One of the great immovable forces in Corporate America is, of course, overhead costs. So as we sat around Calcbench headquarters the other day, wondering what interesting facts we might find in our databases, we said: “Hey! Let’s look at trends in SG&A costs (sales, general, and adminsitrative) over time to see how they’re changing!”
That research is easy enough to do. You can do those broad analyses from our Data Query Page; SG&A costs are a choice you can select from the list of items on the income statement. We decided to look at SG&A costs (total for all public filers, and average amount per filer) for 2011 through 2015. Easy enough.
In fact, we thought, that’s too easy. So we also collected total and average revenue for the same period, and then calculated the percentage of total revenue spent on S&GA costs per filer. You can see the results below, in Figure 1.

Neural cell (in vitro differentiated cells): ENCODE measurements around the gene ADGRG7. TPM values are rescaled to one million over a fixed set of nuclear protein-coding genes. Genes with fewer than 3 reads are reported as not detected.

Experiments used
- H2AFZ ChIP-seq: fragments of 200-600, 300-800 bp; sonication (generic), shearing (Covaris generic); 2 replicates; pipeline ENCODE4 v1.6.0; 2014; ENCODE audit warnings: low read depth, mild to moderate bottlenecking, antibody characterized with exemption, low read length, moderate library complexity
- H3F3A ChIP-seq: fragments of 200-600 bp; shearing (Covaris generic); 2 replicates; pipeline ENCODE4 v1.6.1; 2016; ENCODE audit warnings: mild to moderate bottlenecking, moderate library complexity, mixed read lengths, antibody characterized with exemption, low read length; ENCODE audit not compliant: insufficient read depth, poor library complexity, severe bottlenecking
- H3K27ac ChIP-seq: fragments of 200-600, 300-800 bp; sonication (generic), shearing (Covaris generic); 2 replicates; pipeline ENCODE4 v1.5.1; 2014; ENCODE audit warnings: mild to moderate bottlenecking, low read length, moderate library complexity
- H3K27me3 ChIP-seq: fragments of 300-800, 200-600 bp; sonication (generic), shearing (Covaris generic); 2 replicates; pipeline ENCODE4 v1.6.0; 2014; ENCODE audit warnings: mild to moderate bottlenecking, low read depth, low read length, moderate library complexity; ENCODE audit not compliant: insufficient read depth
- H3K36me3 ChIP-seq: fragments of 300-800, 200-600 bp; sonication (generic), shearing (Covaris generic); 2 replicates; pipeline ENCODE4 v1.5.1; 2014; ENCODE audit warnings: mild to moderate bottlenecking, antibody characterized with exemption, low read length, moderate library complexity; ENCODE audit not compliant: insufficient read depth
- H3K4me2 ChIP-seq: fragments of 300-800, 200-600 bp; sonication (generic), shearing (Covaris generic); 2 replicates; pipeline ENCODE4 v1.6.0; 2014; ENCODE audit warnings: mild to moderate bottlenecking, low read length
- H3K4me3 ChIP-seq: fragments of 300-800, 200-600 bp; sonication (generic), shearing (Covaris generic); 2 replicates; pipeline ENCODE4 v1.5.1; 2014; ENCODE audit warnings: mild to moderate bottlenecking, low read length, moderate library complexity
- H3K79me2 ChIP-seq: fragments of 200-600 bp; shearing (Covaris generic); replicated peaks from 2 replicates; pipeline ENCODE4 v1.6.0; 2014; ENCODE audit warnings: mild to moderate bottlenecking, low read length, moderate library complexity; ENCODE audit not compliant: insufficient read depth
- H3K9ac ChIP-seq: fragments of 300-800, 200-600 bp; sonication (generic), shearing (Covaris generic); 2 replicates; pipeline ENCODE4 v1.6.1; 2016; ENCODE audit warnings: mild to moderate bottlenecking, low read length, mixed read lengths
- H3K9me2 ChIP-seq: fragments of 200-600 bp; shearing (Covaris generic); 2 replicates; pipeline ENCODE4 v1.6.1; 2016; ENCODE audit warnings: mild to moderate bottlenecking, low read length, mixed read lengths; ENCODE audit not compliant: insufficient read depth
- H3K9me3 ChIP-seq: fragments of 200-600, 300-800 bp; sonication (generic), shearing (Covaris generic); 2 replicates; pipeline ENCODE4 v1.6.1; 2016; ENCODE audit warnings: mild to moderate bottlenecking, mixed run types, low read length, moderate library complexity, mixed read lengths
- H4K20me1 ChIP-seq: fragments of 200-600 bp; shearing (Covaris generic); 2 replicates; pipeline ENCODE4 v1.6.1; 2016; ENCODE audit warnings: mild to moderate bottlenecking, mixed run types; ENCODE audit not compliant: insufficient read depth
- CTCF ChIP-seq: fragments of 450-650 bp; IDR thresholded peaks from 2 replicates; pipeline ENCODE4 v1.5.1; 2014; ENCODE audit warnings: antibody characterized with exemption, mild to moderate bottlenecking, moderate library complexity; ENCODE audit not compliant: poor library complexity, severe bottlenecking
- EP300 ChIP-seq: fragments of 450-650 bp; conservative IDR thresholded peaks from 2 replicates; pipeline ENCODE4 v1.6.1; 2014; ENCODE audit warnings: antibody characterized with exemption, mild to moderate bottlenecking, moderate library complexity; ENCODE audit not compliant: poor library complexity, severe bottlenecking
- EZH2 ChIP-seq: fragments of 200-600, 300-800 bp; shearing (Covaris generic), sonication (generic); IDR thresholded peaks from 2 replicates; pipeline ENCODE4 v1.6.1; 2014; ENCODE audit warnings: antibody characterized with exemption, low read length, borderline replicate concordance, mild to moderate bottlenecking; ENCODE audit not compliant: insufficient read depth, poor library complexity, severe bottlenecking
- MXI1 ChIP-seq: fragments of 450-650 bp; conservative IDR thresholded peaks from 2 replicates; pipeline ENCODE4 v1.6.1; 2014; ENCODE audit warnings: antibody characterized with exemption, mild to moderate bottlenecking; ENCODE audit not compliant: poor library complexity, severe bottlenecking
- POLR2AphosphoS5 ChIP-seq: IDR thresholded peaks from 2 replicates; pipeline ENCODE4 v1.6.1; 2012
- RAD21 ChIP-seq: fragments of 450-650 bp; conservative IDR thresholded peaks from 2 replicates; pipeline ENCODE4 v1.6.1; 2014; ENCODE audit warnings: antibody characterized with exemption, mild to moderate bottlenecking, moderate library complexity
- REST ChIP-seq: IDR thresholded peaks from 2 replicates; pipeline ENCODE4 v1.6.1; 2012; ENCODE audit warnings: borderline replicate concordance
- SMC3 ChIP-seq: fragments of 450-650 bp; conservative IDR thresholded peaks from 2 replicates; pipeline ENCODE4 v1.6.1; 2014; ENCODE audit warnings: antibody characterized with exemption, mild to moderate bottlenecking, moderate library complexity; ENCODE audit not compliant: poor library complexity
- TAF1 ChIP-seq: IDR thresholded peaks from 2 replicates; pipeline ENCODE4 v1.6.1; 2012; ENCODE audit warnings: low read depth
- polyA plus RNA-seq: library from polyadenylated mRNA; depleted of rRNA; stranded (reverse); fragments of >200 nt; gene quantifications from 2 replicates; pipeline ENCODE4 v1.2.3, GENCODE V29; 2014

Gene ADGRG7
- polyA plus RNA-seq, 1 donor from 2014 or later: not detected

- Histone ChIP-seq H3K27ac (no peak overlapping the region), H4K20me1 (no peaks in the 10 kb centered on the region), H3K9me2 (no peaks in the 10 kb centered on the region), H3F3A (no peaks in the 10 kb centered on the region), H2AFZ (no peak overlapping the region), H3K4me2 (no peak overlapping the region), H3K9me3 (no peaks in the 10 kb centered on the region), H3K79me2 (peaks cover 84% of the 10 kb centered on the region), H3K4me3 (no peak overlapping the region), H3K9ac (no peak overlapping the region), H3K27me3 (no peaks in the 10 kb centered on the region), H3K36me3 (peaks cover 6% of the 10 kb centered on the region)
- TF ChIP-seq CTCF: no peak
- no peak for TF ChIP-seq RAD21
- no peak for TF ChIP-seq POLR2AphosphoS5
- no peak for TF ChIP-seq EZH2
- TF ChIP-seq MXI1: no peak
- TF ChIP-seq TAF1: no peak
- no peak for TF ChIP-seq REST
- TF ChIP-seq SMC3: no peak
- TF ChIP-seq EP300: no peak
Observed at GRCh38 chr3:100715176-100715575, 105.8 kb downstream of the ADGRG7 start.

That’s a remarkably steady range for SG&A costs as a portion of total revenue until we hit 2015, when the figure jumps from 14.8 percent to 15.5. You might recall that earlier this year the Labor Department said wages finally began rising again in 2015, and that’s reflective of these numbers. We’ll be curious to see what 2016 numbers look like when they are reported next spring, given the respectable wage and job growth we’ve seen all year long.
So we then decided to run the same analysis specifically for the S&P 500. Results are below in Figure 2. The percentages are higher, but still fluctuate within a narrow band.
Then just for kicks, we ran the same analysis specifically looking at filers from the banking and securities trading sectors—jobs where sales commissions can be much higher. Lo and behold, SG&A costs were much higher, although again within a narrow range. See below in Figure 3.